Since the coup, thousands of people have opposed or carried out our civil disobedience campaign in major cities in Myanmar, calling for power to be handed over to Suu Kyi and his party, the National League for Democracy (NLD). The NLD claimed a landslide victory in elections in November, taking 83% of the vote, giving it five years in government, but the military accused it of widespread voter fraud and used it to justify seizing power. did.
Yangon residents have reported a terrible fear for their safety after dark, with many fearing they would be pulled out of their homes by the police in a night raid, or an astonishing arson following the release of thousands of prisoners and Friday is terrified by reports of crime. The possibility of widespread internet shutdown at night has increased.
A journalist in Yangon, who wanted to remain anonymous for fear of arrest, said rights defenders and journalists are struggling to tell people what is happening.
The reporter said, “Journalists are in remote work and after hiding they are afraid of night arrests and raiding their houses. They can be arrested anytime.”
According to the United Nations Human Rights Office, hundreds of people have been arrested since the coup and most have been arrested without charge. The Assistant Association for Political Prisoners Burma (AAPPB) said at least 452 people have been detained in connection with the coup.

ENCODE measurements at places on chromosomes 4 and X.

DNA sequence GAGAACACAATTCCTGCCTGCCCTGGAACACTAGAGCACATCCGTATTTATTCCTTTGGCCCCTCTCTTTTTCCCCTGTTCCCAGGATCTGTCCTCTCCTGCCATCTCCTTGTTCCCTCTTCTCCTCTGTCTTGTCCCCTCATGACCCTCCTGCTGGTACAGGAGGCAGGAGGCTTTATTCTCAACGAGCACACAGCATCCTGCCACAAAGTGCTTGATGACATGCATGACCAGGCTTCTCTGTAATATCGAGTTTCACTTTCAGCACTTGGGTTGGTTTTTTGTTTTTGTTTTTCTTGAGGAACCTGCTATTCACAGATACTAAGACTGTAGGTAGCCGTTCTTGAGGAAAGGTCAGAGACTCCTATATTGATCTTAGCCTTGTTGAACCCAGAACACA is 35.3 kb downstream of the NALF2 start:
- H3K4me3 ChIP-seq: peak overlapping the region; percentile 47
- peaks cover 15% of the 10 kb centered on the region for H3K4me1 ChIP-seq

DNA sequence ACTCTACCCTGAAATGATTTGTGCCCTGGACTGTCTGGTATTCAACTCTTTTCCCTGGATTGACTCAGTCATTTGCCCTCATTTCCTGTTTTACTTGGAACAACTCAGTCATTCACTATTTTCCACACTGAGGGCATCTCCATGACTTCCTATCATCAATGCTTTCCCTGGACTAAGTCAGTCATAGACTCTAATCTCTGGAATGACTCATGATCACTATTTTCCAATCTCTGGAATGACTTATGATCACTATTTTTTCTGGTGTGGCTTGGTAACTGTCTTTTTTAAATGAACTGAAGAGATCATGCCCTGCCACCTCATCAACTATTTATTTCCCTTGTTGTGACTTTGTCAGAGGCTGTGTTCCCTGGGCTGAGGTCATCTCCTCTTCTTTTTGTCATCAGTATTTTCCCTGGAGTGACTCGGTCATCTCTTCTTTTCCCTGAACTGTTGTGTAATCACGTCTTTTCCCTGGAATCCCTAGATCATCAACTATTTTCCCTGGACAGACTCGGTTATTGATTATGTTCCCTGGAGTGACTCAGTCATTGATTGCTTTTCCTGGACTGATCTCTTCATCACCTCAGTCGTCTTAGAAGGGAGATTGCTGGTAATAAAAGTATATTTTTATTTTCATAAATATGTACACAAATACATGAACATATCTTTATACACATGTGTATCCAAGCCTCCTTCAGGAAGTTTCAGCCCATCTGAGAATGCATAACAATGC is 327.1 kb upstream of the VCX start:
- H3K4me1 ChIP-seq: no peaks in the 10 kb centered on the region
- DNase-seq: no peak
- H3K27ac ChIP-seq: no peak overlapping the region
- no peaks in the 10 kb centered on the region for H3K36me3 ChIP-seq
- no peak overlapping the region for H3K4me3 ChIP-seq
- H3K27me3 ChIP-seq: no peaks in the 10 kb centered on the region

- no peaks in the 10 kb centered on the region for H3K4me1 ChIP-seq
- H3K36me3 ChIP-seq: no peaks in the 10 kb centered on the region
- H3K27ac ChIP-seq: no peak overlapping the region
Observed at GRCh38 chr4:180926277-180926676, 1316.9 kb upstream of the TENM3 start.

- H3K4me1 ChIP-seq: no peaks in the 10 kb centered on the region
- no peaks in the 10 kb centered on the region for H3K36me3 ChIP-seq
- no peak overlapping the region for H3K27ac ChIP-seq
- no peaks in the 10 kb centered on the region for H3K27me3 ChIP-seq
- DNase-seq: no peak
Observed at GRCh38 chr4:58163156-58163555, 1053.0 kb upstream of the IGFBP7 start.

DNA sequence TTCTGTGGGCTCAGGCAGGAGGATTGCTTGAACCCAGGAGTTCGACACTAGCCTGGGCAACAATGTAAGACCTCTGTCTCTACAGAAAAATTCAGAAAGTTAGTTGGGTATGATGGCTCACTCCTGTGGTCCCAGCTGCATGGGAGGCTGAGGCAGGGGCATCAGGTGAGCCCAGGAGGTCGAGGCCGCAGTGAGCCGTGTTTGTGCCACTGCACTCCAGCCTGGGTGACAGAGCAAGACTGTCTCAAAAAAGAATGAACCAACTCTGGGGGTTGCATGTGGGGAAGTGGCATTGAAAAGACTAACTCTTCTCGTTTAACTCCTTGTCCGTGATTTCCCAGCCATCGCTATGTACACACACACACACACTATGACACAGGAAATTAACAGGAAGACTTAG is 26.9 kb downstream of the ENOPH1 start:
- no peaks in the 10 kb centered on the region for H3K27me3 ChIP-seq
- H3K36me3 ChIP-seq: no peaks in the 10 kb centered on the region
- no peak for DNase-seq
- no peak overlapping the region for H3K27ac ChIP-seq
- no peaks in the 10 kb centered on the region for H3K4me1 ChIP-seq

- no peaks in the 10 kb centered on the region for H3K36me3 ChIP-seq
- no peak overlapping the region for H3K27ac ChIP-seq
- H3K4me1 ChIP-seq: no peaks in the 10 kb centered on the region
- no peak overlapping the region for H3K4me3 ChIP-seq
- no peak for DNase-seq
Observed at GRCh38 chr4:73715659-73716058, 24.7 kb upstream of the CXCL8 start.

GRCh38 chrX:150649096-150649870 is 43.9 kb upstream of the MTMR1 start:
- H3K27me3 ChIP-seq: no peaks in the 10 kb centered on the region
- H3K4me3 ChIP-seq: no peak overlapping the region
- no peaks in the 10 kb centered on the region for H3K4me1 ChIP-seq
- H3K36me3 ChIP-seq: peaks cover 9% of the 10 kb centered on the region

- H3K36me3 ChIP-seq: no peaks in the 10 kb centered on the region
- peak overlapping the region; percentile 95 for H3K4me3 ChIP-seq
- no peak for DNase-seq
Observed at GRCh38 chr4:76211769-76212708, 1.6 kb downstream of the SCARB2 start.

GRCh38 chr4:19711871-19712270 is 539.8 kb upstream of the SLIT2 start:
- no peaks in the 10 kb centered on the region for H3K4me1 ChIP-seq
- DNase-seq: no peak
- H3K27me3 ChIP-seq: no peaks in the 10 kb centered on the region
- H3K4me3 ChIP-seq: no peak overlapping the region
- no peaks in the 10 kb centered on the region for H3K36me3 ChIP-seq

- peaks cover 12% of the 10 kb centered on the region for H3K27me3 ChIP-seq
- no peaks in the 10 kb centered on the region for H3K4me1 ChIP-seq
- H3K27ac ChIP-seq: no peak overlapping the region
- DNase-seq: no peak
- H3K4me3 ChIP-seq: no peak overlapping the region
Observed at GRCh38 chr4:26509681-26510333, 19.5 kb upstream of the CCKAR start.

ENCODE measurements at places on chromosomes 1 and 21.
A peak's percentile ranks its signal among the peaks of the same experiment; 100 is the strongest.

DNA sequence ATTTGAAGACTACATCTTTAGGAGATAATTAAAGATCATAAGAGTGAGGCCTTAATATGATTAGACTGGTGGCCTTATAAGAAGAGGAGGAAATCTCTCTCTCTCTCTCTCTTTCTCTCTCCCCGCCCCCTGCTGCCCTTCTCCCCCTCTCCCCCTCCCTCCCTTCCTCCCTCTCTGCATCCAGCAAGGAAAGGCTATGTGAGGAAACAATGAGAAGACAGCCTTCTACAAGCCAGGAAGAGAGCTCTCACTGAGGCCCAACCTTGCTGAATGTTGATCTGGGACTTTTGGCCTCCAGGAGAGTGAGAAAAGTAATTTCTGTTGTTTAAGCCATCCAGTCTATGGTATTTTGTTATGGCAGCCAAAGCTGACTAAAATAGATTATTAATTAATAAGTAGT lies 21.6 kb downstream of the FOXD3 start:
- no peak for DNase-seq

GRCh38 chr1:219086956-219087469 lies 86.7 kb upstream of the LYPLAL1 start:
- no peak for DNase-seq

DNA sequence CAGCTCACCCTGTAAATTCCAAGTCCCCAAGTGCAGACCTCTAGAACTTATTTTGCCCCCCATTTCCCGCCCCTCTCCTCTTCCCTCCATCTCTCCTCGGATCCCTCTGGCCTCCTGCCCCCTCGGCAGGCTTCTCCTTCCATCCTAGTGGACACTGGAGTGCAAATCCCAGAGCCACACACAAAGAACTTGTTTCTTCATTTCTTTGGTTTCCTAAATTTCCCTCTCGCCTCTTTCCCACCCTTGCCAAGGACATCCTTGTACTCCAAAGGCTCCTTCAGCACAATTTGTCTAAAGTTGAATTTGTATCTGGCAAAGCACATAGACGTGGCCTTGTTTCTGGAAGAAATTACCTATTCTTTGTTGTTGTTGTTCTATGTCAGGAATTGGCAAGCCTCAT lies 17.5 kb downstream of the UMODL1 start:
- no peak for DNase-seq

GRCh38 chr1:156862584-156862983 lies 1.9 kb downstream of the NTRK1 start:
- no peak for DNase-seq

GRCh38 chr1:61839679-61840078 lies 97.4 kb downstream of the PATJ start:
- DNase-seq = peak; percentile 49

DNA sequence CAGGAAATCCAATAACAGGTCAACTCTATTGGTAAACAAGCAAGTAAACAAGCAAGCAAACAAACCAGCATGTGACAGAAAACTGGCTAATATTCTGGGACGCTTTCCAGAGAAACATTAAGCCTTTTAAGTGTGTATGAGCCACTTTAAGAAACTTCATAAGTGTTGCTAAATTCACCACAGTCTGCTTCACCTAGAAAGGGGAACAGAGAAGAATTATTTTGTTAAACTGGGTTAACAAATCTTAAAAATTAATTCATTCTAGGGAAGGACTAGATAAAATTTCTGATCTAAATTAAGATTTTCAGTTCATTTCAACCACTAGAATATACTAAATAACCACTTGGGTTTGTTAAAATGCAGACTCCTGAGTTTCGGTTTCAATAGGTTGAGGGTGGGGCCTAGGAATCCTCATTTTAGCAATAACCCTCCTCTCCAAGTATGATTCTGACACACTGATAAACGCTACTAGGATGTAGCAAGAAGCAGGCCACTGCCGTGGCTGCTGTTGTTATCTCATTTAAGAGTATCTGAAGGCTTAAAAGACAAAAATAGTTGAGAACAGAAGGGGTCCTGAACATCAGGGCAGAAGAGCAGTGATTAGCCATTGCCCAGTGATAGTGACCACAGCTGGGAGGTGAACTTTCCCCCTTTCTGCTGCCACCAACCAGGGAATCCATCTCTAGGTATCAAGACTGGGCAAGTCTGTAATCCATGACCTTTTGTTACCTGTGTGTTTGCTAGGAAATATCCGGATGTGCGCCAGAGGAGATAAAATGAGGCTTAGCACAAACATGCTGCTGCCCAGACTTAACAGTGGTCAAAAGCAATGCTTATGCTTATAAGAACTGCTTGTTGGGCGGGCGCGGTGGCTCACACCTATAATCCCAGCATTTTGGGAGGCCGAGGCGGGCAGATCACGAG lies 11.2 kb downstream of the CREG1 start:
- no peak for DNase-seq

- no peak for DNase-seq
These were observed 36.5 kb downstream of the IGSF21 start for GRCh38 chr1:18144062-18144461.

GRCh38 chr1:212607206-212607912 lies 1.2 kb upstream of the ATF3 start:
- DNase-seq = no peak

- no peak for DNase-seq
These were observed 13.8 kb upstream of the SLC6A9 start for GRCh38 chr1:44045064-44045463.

“There is a systematic move right now to scare people out of daylight. First of all, you have to remember, put it in context, it is a very cruel military, and it does not support any kind of reservation Does. Protesting for democracy in the past, “said Andrews of the United Nations.
By day, protesters – many of them young people – remain violent.
Activist Mayo Hcett, who could be seen accompanying the microphone rally crowd at a protest last week, said the protesters were fighting for their future.
“We are not fighting for a leader, we are fighting for the country, we are fighting for our future, we are fighting for our next generation,” he said. “No matter how bad they are, no matter why they are gunshot, tanks are powerful. At the end of the day, I believe that we are the most powerful people. If we unite.”
Myanmar was harmed within half a century Martial dictators with a series of separatist military regimes enforced their will through fear and brutality. In 2011, military chiefs created a plan that would allow the country to conduct elections, liberalize the economy and transition to a quasi-democracy while retaining its authority. This paved the way for Suu Kyi to be elected in 2015.
But the trauma of military rule is still followed by many in the country.
Mayo Hettett said, “All my life, I grew up in the Dark Ages, we were so afraid of everything. We grew up in military paradise, and I can’t have such a terrible experience for my next generation. ”
“We are fighting to rid Myanmar of military dictatorship once and for all, this is our fight. Yes, we are fighting for it.”
CNN’s Bex Wright and Richard Roth contributed reporting.